Nadig's Top 3 ETF Picks For 2014
Hey, I love Paul Baiocchi. After all, I hired the guy, but I saw his “Top 5 Picks” for 2014, and started wondering what might be in the water in San Francisco.
It’s not that his picks are flatly illogical. But ETFs like LIT (LIT | C-93) and SOIL (SOIL | D-40) and ZROZ (ZROZ | C-51) are flyers. So when I started thinking about “picks” for 2014—which should always be taken with a grain of salt—I started thinking about core exposures.
To my mind, the interesting opportunities are really around global recovery and managing rising interest rates, so here are two core picks, and, in the spirit of New Year’s, one flyer.
Pick No. 3: Equities – Europe, specifically the Deutsche Bank MSCI Germany Hedged Equity ETF (DBGR | C-47)
What’s the case for Europe? It’s really all relative. Assuming that the developed world will maintain a general pattern of recovery in 2014—which seems a reasonable bet—the question is, What developed market is poised to recover fastest?
Given the not-so-cheap valuations of large-cap stocks in the U.S., it makes sense to look abroad. Germany is probably the answer. German companies are running at near-capacity in terms of productivity and utilization measurements, although investment in new facilities and equipment is low. Consumer confidence is low, but rising, and Germany remains the eurozone’s largest exporter, positioning it to benefit from recoveries in the U.S. and Asia as well.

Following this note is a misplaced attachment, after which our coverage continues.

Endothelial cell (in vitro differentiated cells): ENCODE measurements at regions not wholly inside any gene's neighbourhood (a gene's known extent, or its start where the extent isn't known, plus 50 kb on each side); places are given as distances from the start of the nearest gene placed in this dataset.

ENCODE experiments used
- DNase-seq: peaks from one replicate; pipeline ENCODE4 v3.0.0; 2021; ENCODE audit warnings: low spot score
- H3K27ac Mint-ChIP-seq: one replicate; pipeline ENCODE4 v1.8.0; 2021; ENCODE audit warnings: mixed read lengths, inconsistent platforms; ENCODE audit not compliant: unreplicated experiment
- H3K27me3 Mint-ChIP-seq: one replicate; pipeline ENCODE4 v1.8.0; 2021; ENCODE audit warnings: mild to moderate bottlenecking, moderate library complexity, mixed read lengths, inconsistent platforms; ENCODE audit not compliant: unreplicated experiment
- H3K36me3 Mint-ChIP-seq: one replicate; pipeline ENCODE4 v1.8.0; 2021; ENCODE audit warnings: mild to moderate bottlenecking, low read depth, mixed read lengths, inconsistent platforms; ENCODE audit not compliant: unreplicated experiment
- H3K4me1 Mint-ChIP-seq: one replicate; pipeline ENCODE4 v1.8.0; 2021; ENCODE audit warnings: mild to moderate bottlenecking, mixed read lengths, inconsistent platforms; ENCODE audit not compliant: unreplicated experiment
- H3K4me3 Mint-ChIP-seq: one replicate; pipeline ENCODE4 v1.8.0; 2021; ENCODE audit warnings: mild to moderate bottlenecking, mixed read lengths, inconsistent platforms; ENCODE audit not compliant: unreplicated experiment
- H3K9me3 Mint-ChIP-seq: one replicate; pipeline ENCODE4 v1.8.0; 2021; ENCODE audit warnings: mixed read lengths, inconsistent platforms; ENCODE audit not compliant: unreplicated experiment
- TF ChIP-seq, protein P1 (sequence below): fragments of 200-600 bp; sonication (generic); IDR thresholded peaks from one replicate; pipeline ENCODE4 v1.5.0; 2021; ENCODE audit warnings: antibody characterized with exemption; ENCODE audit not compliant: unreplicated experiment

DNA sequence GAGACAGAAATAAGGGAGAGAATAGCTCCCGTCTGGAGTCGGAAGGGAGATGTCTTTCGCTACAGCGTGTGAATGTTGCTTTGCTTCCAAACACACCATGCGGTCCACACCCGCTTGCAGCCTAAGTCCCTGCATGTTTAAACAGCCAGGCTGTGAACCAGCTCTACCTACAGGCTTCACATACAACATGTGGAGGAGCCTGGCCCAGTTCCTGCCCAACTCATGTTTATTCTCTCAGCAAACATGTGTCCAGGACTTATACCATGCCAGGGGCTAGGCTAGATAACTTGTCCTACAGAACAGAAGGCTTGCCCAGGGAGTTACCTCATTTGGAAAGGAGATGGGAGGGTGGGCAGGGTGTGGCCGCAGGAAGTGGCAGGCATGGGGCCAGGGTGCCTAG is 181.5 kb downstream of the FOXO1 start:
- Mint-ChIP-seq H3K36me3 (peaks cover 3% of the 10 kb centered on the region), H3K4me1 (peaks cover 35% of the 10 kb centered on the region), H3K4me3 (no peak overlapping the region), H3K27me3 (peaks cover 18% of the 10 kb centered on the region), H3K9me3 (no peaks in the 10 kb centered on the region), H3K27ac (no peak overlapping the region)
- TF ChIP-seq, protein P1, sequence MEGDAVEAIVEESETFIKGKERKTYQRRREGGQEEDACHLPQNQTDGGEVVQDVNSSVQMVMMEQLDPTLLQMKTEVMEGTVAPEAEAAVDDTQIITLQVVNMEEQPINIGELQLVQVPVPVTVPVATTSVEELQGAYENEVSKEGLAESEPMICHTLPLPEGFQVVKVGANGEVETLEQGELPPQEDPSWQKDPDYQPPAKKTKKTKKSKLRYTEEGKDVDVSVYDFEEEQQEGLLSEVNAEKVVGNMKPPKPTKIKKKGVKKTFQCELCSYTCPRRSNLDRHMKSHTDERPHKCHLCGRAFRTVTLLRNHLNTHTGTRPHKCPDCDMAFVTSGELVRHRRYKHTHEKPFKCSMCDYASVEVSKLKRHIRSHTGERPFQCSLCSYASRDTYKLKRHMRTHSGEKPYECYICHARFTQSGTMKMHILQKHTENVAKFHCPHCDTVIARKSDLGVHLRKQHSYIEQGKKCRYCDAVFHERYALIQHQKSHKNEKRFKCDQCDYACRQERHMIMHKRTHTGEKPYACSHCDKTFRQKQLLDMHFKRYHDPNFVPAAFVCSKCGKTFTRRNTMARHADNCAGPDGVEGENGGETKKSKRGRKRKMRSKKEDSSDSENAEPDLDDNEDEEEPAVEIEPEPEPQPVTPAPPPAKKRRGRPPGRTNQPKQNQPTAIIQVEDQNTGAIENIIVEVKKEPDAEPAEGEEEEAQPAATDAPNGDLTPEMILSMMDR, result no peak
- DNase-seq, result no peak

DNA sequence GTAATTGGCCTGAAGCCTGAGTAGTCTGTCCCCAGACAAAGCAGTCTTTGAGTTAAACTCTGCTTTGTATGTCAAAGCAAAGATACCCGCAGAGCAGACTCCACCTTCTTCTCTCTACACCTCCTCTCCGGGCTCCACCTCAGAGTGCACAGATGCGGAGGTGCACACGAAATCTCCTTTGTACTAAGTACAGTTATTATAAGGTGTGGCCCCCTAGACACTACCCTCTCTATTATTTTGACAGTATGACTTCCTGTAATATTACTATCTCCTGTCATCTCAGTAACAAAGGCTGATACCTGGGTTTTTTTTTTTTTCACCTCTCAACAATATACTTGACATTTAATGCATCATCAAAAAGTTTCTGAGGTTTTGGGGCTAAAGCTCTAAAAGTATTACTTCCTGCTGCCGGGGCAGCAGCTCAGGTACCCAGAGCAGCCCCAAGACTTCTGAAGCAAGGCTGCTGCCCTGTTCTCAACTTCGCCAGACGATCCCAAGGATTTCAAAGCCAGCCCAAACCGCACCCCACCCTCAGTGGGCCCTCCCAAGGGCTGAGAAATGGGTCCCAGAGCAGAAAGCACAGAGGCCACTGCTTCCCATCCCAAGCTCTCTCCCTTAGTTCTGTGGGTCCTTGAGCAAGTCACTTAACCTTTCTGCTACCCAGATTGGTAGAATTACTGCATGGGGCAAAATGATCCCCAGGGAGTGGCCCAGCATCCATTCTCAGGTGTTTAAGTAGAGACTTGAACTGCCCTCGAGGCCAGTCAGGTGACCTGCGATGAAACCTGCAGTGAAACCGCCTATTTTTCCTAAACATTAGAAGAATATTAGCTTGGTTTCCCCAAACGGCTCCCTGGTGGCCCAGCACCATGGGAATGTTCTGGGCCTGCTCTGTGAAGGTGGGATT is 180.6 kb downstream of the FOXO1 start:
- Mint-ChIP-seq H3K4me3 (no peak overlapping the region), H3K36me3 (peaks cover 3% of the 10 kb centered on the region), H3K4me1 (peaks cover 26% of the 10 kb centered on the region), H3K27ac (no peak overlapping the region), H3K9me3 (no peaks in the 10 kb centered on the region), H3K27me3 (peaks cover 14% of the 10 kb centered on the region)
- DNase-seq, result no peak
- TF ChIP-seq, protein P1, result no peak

The euro itself remains the thorny issue. The eurozone’s balance sheet isn’t great, and relative to the dollar—because currency is always relative—it’s hard to love the value of the euro. So the fund you’re left with is the Deutsche Bank MSCI Germany Hedged Equity ETF (DBGR | C-47).
It’s a solid fund, tracking a good index from MSCI, that just hedges out the euro. Not rocket science, but probably better than a blanket bet on Europe, like Vanguard’s excellent FTSE Europe ETF (VGK | A-95).
The fund only scores a C in our ratings system, largely because of tradability concerns but, in recent months, volume has stabilized, and it’s entirely ownable, with limit orders.
Investors have fewer—but better—choices.
Sometimes what’s behind a very high dividend yield is truly surprising.
For VIX-related ETFs to work as that ‘magical’ hedge, you have to time the market. Good luck with that.
But this new product is different than other euro-hedged funds.